Wynn snapped at the four men now panting from their attack. “Get these bastards in a group. Fast Bobbies might be coming with all that noise.”
They dragged them all eight of the attackers into a group. Some were unconscious, others couldn’t move from pain or injuries. Wynn tied up the hands with the rope. He left the noose on the man who held the rope. Wynn leaned down and said quietly, “The bobbies come…you better hope they come before the rats. When the bobbies come, you say you were mugged by a bunch a whities. It was dark. You couldn’t see much.” The man nodded. Wynn patted his cheek, “If I hear a peep otherwise, you will never work in a factory again. Clear?” The man nodded fast. “Good. Willy? Lads…lets head back to the bar for another round. I think we ought to just stay out for a little longer. I’m buying?” They all nodded yes. “Boys…best we not discuss this loudly. If Billy is after us, more is coming.” More nodding.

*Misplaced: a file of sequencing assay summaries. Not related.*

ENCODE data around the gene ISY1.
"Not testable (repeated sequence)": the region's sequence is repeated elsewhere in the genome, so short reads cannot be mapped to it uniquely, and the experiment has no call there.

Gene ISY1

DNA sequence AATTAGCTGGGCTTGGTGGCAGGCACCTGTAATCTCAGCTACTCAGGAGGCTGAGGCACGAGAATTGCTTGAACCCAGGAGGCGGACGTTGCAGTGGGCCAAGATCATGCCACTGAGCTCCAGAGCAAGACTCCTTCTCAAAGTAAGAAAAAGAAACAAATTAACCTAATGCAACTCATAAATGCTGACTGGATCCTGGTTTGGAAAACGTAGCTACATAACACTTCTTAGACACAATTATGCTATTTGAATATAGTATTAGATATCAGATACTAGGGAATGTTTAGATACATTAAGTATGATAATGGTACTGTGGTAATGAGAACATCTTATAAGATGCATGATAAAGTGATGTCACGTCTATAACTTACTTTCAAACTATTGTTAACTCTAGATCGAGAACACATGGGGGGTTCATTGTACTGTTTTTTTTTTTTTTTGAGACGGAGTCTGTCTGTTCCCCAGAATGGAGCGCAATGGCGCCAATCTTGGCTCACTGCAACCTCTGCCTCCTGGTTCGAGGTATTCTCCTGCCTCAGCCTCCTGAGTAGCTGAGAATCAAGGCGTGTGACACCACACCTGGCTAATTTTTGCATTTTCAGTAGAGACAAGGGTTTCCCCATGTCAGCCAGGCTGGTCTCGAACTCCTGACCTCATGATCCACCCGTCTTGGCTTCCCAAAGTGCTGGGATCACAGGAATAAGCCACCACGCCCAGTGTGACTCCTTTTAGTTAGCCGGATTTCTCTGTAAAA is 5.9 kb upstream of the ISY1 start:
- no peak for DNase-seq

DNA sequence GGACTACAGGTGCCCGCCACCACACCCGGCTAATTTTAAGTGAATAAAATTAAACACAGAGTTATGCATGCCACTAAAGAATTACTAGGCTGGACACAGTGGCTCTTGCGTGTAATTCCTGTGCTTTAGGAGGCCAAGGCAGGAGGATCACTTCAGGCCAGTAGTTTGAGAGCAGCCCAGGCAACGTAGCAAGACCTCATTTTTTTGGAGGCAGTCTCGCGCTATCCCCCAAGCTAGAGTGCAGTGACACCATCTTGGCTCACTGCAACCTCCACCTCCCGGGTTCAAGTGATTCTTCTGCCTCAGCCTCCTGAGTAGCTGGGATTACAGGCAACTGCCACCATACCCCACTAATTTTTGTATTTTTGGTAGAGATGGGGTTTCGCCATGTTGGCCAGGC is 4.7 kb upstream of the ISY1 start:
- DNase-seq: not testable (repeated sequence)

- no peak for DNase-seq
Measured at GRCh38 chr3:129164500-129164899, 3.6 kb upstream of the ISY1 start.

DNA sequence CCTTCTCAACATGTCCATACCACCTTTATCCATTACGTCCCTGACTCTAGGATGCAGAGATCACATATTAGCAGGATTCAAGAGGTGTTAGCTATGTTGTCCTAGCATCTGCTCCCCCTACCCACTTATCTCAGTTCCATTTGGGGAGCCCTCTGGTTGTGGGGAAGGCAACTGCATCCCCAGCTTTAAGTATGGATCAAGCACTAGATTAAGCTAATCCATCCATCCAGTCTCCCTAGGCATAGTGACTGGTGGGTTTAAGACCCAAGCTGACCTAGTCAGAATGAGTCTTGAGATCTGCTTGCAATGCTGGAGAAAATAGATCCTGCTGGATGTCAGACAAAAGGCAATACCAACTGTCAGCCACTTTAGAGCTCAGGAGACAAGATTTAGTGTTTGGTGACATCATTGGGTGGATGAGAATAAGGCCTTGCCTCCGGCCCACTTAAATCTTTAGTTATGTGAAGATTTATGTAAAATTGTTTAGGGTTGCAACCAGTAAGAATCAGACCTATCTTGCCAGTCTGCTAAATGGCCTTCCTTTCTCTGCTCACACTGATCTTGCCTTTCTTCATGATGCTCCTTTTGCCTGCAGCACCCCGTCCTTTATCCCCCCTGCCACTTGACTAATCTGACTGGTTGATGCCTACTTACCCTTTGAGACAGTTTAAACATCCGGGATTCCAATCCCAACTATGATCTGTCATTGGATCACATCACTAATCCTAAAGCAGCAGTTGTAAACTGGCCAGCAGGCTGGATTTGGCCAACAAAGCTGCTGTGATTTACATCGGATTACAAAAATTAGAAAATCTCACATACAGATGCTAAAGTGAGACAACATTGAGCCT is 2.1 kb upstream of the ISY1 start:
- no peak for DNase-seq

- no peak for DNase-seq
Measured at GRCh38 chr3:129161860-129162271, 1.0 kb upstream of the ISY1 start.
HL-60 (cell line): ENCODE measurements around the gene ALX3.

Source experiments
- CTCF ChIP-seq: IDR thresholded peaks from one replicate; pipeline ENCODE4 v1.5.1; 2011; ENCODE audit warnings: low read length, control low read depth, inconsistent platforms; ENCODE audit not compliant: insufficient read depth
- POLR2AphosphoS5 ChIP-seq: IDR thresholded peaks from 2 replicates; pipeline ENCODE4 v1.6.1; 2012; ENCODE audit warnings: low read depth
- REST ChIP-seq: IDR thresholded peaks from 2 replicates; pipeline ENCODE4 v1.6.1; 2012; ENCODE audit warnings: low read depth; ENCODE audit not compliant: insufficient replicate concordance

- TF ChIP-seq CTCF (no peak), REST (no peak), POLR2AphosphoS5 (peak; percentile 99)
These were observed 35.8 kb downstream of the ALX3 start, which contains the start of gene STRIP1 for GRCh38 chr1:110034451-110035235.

As they were walking back to the bar, Willy walked with Wynn, “They were down. Why were you hurtin them more?”
Wynn said harshly, “They don’t like you and they don’t fear you. I upset that balance – now they are afraid of you a little. There are two ways to fix that…I could go away – always an option. Or I can make sure they fear you enough not to mess with you.”
Willy was quiet, “They’ll lose their jobs if they can’t work.”
Wynn said, “Now when Billy asks for volunteers to burn you and others out, he is going to have a problem isn’t he. Don’t think too much Willy. It doesn’t get better when you do, I’ve found.”